Pa. will transfer 2,000 inmates to Va., Mich.
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HARRISBURG -- The state Department of Corrections, faced with a worsening problem of prison overcrowding and the protracted process of building new prisons, has decided to move 2,000 inmates to lockups in two other states.
The department, which has talked for months about farming out inmates to other states, announced yesterday that prisoners will be shipping out by February. Half of them will go to the Muskegon correction facility in Michigan and the other 1,000 are headed to the Green Rock prison in Chatham, Va.
The Michigan prison is currently vacant but the Virginia facility does have inmates, said Corrections spokeswoman Susan McNaughton. The inmates going out of state will be those who get no or few visits from friends or loved ones, a fact that could blunt criticism from groups representing prisoners' families.
Inmates to be transferred also will be ones without any serious, ongoing medical or mental health problems, she said. Inmates going to Michigan and Virginia also must have at least three years left on their sentences, so they can be returned to Pennsylvania to complete treatment and counseling for alcohol or drug abuse or other problems at one of the prisons to be built in the next couple of years, before they are paroled or sent to pre-release centers such as halfway houses.
Michigan and Virginia will be responsible for moving the prisoners. Ms. McNaughton said she wasn't sure exactly what mode of transportation will be used or when the transfers will be complete.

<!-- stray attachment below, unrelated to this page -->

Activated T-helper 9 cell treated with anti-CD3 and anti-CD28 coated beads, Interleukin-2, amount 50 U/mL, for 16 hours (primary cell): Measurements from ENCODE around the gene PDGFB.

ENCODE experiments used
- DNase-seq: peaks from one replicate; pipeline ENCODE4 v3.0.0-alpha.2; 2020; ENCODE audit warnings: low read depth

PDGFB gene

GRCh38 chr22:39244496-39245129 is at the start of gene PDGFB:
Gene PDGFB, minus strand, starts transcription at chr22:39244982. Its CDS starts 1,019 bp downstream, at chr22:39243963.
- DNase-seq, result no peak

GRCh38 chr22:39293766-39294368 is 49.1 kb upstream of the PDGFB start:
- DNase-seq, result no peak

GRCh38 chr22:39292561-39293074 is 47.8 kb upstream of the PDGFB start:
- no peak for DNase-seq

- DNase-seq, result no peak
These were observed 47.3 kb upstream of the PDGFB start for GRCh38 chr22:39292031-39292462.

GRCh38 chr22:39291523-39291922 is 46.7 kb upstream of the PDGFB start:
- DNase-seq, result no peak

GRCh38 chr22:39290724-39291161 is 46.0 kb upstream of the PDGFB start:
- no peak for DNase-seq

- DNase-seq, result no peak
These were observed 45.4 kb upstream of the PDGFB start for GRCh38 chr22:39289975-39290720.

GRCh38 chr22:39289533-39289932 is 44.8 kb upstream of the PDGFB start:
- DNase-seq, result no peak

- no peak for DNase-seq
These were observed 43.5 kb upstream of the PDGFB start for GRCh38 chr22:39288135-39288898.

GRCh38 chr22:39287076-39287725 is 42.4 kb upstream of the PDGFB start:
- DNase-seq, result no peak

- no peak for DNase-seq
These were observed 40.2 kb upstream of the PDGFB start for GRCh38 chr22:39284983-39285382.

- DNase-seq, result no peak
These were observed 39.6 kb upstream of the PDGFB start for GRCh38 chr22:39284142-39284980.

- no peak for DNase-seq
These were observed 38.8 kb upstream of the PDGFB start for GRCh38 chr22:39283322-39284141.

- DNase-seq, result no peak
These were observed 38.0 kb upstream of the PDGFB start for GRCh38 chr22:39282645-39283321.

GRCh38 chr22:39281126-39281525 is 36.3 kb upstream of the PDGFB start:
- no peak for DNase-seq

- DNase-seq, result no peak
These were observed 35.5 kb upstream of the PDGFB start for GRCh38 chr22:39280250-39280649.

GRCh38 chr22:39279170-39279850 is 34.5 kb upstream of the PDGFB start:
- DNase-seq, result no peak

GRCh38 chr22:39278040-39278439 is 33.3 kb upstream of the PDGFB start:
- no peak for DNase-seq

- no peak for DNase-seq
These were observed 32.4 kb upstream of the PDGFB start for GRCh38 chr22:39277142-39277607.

Michigan and Virginia will charge $62 per day per inmate, or $124,000 per day for all 2,000 inmates. Pennsylvania officials hope to begin bringing the inmates back by 2013, when four new Pennsylvania prisons, each holding 2,000 inmates, are to be completed.
If the 2,000 inmates stay in Michigan and Virginia for three years, it will cost Pennsylvania $135 million. But that's roughly what it would cost to keep the inmates in Pennsylvania prisons for the same period of time, Ms. McNaughton said.
The Corrections budget has been growing in recent years and now is the third-largest amount in the state budget, after education and welfare. For fiscal 2009-10, the state is spending about $1.8 billion on prisons.
In addition to the 2,000 inmates going out of state, there are also 512 state prisoners being housed in jails in several counties in Pennsylvania.
The population of Pennsylvania's 27 state prisons is now 51,400, or about 8,000 over capacity. It also continues to grow, in part because of mandatory sentencing laws.
Because of the crowding problem, Corrections was forced to reopen State Correctional Institution Pittsburgh -- better known as Western Penitentiary -- in 2005. It now has 1,700 inmates. The state also may reopen SCI Waynesburg in Greene County, which closed in 2003, Ms. McNaughton said.
The DOC also plans to build one new prison in Centre County, one in Fayette County and two in Montgomery County. In about six months, ground will be broken for the new Centre County facility, to be located near the current Rockview state prison.
The Fayette County site for the new prison hasn't been chosen yet. In Montgomery County, the two new prisons will be built at the site of the Graterford state prison, which was built in 1929 and is outmoded. It will be "mothballed" when the new facilities are ready, Ms. McNaughton said.
Don McNany, president of the State Corrections Officers Association, said that shipping prisoners out of state is just "a Band-Aid on a larger problem of overcrowding and understaffing. Even with this move, the system is still nearly 6,000 prisoners over capacity" and still needs more guards.
"Our corrections officers walk into hazardous working conditions every day," he said, "and this move does little to ease overcrowding. We need to ensure our institutions are properly staffed."
First Published December 22, 2009 12:00 am